photo_credit Kees Hummel
Kees Hummel

More than 75 years after World War II, a memorial dedicated to the more than 102,000 Dutch victims of the Holocaust will finally be realized. The memorial contains the names of all Dutch Jew, Sinti and Roma Holocaust victims that have no marked grave. The Netherlands will at last have a tangible memorial to collectively honor those lost.

photo_credit Kees Hummel
Kees Hummel

“For the bereaved, it is of inestimable value to have a place where they can remember their loved ones. It means that the names of Holocaust victims will not be forgotten. Moreover, the memorial forms a trait d’union between past, present and – importantly – future.”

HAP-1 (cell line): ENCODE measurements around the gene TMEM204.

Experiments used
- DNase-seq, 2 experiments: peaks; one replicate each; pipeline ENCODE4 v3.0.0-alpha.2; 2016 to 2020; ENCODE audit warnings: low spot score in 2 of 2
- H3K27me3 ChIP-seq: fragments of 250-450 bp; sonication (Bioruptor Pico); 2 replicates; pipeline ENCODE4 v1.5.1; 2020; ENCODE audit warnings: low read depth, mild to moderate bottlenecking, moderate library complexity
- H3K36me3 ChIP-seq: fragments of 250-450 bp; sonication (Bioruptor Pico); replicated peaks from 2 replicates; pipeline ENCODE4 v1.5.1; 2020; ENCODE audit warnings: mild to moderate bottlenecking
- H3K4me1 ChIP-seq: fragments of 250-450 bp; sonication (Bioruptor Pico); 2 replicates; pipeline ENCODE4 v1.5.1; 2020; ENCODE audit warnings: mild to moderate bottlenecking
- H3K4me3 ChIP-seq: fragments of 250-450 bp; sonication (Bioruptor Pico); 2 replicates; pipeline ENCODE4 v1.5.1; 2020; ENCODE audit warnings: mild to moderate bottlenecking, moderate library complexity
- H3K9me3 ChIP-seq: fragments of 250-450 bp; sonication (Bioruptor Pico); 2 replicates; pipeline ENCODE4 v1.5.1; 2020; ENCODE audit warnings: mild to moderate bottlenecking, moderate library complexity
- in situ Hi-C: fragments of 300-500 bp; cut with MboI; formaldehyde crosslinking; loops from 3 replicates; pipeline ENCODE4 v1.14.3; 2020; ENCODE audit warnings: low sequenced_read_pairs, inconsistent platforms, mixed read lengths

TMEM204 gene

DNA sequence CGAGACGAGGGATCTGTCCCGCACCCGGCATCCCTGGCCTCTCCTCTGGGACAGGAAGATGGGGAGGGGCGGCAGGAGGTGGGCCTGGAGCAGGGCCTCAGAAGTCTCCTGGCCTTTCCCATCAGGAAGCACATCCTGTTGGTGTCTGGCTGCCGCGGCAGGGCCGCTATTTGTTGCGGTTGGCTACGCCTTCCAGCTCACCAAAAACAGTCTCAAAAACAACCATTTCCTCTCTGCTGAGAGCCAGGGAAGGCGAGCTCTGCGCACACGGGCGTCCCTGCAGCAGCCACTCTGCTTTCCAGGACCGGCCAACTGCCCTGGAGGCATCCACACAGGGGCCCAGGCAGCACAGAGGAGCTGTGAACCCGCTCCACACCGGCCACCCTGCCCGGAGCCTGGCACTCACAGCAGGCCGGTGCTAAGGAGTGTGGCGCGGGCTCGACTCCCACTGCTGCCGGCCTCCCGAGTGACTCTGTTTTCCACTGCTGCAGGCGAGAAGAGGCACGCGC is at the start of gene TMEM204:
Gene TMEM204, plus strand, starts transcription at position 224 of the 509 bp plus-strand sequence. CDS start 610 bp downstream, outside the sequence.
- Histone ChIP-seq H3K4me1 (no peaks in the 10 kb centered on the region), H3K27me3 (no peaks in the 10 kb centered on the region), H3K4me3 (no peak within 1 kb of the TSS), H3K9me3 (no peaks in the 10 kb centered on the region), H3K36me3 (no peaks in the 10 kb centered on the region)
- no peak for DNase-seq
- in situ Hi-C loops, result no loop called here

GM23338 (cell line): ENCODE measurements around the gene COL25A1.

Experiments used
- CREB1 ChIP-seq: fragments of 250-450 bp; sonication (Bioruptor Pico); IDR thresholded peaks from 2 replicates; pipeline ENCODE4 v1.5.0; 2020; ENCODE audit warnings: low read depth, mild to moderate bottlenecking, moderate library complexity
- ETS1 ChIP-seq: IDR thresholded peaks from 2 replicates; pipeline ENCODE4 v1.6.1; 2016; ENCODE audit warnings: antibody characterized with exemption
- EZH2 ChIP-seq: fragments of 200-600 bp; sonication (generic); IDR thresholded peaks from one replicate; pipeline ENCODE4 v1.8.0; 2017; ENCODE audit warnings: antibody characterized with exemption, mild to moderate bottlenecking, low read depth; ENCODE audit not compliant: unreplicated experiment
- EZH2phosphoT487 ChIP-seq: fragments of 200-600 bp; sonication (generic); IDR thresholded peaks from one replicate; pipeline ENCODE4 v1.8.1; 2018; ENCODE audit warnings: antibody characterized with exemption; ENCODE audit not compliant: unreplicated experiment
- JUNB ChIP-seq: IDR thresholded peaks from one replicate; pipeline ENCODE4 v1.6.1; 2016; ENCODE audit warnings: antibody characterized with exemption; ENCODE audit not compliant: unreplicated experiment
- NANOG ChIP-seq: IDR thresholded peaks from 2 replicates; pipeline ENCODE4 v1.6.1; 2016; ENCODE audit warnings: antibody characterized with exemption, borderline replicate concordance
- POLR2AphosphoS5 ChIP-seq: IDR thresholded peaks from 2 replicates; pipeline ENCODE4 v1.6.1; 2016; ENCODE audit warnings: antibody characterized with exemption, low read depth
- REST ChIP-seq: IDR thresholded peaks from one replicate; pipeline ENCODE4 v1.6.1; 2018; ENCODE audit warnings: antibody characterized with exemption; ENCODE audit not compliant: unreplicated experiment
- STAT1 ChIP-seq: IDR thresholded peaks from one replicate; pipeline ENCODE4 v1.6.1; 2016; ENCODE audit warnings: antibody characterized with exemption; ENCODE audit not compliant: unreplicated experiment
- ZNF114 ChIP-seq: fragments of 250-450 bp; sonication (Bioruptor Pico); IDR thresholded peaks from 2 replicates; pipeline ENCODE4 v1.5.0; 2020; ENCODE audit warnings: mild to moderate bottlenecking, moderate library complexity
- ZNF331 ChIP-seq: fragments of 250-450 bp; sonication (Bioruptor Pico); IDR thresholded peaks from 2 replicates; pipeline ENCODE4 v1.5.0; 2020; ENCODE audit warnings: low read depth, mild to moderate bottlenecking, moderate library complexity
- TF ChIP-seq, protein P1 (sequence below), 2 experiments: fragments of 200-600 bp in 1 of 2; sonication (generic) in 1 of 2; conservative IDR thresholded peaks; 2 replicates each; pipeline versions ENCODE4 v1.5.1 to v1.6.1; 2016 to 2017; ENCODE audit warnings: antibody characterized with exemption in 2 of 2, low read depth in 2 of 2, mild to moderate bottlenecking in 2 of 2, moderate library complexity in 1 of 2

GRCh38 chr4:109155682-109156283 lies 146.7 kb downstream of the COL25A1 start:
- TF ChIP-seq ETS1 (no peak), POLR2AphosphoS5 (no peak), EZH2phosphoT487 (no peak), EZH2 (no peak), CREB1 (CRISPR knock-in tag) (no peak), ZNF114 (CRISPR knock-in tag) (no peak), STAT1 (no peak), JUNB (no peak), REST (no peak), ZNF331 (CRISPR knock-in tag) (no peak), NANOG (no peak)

photo_credit Kees Hummel
Kees Hummel

“Remembrance is not only for those who lived through the war but also for those who did not experience it – the children and grandchildren and following generations. In addition, the memorial raises historical awareness of where wars can lead, while also encouraging people to reflect on and learn from World War II,” explains Jacques Grishaver, chairman of the Dutch Auschwitz Committee.

photo_credit Kees Hummel
Kees Hummel

Situated along the Weesperstraat, an important axis within the Jewish Cultural Quarter, the Names Memorial is adjacent to the Hermitage Museum, East of the Diaconie’s verdant Hoftuin garden and café, just a stone’s throw from the Amstel River and in close proximity to important Jewish cultural institutions such as the Jewish Historical Museum and the Portuguese Synagogue.

photo_credit Kees Hummel
Kees Hummel

The 1,700 square meter memorial incorporates four volumes that represent the letters in the Hebrew word לזכר meaning “In Memory of”. The volumes are arranged in a rectilinear configuration on the north-south axis of the main thoroughfare Weesperstraat and the Hoftuin pavilion to the West.